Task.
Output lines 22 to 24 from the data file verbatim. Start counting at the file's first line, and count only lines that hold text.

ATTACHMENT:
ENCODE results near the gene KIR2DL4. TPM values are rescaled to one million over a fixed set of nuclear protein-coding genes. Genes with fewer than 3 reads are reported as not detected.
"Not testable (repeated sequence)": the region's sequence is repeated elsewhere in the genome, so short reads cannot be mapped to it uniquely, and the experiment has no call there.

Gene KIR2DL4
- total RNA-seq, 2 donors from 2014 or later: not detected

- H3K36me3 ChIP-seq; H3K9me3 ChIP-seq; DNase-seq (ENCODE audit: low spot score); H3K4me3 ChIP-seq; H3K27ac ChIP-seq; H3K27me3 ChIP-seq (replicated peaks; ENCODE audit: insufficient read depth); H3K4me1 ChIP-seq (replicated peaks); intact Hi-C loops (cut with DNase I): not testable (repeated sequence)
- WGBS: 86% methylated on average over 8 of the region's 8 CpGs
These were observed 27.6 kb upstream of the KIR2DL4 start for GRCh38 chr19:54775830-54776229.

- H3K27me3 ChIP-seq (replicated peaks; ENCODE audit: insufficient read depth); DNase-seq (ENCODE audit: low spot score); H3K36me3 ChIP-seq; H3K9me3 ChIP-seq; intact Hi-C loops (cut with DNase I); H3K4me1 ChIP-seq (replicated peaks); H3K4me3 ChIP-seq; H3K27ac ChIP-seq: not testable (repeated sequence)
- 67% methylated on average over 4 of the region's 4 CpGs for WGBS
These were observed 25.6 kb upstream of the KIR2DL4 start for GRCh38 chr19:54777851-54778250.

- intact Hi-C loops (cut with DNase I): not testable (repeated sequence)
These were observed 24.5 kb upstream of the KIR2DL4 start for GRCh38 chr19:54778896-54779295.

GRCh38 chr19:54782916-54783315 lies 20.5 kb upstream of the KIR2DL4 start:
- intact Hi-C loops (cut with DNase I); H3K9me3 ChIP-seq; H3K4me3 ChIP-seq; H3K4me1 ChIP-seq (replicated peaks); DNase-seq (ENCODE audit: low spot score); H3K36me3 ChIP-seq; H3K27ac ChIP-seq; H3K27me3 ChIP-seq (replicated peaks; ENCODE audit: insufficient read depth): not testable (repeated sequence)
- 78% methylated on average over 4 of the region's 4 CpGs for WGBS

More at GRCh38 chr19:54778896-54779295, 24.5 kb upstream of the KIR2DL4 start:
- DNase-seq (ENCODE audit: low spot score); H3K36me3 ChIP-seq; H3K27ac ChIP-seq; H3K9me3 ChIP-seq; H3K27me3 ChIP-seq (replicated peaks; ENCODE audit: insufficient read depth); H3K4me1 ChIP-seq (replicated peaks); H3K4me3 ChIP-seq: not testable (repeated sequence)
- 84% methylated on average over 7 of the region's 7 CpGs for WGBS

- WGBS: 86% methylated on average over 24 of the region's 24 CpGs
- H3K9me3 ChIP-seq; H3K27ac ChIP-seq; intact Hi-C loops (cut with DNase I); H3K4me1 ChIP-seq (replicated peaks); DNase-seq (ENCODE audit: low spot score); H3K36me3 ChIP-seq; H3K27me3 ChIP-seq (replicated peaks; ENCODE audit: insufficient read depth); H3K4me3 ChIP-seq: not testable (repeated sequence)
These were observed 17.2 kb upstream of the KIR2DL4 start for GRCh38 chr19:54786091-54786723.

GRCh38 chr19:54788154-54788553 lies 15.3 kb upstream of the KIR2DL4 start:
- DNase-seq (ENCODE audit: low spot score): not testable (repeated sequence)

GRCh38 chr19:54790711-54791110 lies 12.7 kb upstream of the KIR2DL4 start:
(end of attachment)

GRCh38 chr19:54788154-54788553 lies 15.3 kb upstream of the KIR2DL4 start:
- DNase-seq (ENCODE audit: low spot score): not testable (repeated sequence)

GRCh38 chr19:54790711-54791110 lies 12.7 kb upstream of the KIR2DL4 start: